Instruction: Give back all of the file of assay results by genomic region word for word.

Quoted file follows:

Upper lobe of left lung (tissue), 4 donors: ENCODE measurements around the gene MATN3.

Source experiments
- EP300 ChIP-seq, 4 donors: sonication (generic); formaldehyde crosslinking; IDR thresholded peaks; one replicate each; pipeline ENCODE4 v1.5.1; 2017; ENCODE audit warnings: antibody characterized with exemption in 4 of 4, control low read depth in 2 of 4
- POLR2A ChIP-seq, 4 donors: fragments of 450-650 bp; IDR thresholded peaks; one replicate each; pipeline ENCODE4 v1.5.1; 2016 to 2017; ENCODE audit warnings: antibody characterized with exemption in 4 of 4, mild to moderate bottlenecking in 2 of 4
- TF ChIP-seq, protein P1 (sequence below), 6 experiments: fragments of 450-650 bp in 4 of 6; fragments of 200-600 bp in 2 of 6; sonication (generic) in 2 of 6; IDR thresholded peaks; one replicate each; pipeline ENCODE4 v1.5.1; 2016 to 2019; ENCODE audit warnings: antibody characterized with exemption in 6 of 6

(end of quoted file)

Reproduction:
Upper lobe of left lung (tissue), 4 donors: ENCODE measurements around the gene MATN3.

Source experiments
- EP300 ChIP-seq, 4 donors: sonication (generic); formaldehyde crosslinking; IDR thresholded peaks; one replicate each; pipeline ENCODE4 v1.5.1; 2017; ENCODE audit warnings: antibody characterized with exemption in 4 of 4, control low read depth in 2 of 4
- POLR2A ChIP-seq, 4 donors: fragments of 450-650 bp; IDR thresholded peaks; one replicate each; pipeline ENCODE4 v1.5.1; 2016 to 2017; ENCODE audit warnings: antibody characterized with exemption in 4 of 4, mild to moderate bottlenecking in 2 of 4
- TF ChIP-seq, protein P1 (sequence below), 6 experiments: fragments of 450-650 bp in 4 of 6; fragments of 200-600 bp in 2 of 6; sonication (generic) in 2 of 6; IDR thresholded peaks; one replicate each; pipeline ENCODE4 v1.5.1; 2016 to 2019; ENCODE audit warnings: antibody characterized with exemption in 6 of 6